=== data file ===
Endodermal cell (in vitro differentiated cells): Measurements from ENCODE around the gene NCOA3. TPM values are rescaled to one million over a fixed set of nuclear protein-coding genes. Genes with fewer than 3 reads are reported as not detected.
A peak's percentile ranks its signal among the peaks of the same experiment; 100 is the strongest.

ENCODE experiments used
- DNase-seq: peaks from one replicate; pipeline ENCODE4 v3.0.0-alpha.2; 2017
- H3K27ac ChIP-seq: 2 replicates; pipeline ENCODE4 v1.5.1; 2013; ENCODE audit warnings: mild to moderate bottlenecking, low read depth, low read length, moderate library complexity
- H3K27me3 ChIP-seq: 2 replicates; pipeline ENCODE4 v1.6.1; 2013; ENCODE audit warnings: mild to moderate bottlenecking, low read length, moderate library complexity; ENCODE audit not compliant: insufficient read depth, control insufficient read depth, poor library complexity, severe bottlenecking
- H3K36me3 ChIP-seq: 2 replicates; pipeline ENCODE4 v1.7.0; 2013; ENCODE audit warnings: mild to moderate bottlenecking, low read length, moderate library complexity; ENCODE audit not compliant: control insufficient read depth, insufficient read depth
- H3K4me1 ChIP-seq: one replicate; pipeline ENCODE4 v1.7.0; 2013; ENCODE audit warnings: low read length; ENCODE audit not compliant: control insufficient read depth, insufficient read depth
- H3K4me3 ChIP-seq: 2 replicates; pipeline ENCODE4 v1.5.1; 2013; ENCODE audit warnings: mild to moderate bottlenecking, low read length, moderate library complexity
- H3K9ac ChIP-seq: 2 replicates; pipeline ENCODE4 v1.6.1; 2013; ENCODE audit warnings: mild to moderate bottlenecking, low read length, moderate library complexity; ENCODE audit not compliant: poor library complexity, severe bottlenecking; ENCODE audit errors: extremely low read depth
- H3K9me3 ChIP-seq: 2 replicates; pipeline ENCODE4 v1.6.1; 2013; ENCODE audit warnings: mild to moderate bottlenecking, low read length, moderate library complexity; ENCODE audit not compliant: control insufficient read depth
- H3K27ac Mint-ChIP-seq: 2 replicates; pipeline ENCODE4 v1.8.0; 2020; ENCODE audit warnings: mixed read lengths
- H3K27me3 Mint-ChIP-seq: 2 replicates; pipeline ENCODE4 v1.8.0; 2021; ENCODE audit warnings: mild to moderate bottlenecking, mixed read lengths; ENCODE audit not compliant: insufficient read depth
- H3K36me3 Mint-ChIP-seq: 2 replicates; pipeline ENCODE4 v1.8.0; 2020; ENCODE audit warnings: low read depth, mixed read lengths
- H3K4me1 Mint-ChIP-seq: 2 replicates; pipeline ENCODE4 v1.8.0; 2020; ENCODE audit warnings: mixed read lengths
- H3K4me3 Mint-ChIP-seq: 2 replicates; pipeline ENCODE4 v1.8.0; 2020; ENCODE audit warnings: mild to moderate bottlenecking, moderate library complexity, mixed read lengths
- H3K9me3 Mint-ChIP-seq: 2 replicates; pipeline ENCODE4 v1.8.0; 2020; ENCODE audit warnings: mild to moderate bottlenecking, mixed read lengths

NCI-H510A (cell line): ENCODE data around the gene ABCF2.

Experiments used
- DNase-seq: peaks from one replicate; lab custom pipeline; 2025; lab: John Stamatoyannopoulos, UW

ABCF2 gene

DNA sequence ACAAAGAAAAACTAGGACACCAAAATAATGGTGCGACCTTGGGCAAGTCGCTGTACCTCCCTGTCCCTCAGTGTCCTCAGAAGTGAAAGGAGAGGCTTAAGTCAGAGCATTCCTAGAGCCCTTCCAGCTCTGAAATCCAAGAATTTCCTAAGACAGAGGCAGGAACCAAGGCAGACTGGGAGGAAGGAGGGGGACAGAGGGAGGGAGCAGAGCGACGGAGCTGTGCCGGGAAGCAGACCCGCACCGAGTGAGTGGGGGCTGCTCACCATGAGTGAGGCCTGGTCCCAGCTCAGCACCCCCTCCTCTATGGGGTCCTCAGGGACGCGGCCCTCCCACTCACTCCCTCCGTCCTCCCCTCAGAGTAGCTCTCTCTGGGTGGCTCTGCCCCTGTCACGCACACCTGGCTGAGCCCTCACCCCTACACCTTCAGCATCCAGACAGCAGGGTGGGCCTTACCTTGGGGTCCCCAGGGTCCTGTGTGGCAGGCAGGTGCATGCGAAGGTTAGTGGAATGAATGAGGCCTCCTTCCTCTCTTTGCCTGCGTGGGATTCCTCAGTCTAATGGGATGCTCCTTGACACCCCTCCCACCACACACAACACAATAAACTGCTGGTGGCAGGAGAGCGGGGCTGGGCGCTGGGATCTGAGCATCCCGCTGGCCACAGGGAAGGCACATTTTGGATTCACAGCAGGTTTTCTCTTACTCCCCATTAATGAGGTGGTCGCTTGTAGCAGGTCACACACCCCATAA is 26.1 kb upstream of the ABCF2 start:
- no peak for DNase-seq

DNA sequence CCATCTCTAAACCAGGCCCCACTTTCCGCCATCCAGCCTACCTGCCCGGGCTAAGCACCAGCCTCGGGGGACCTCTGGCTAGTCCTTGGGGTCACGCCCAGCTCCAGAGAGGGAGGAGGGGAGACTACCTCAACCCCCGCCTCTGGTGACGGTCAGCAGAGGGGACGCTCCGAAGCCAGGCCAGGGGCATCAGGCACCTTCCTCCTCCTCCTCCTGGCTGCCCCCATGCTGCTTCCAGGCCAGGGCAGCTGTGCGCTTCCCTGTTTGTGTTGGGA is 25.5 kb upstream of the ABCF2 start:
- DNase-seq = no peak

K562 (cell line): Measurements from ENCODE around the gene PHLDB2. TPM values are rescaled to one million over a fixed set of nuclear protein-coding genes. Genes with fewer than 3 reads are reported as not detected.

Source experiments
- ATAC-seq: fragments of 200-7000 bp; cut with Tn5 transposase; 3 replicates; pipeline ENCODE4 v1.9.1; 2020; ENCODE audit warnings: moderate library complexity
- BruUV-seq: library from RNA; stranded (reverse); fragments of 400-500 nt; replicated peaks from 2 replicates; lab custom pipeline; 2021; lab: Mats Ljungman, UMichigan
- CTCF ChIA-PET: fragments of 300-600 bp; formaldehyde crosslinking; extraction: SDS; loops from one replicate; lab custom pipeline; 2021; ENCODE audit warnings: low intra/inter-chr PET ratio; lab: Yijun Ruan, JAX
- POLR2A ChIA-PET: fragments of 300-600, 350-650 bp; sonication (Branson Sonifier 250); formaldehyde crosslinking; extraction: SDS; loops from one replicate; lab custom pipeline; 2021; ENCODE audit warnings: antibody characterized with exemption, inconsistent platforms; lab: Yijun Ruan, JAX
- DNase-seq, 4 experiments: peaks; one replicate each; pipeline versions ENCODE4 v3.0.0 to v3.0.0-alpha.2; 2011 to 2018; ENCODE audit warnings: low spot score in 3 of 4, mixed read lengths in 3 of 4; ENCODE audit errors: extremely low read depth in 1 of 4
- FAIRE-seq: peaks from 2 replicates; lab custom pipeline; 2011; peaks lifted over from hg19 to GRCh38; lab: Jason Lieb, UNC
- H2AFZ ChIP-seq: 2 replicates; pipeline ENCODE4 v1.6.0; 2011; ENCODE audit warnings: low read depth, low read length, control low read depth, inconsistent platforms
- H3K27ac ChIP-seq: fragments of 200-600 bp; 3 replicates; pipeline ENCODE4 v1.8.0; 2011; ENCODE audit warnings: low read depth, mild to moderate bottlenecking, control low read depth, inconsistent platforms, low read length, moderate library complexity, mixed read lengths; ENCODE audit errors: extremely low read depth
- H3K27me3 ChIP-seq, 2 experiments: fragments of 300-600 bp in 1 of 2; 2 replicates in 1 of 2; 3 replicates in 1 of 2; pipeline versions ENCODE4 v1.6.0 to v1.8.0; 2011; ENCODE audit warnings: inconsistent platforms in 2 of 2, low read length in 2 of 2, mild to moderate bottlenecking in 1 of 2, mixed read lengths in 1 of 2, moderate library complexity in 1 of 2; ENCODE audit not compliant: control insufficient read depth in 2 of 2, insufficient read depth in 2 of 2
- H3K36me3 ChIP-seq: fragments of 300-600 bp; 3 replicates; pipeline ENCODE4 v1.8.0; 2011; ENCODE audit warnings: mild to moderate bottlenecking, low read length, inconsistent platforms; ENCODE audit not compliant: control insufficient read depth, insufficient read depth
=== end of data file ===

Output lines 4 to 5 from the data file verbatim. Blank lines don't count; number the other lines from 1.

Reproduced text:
- DNase-seq: peaks from one replicate; pipeline ENCODE4 v3.0.0-alpha.2; 2017
- H3K27ac ChIP-seq: 2 replicates; pipeline ENCODE4 v1.5.1; 2013; ENCODE audit warnings: mild to moderate bottlenecking, low read depth, low read length, moderate library complexity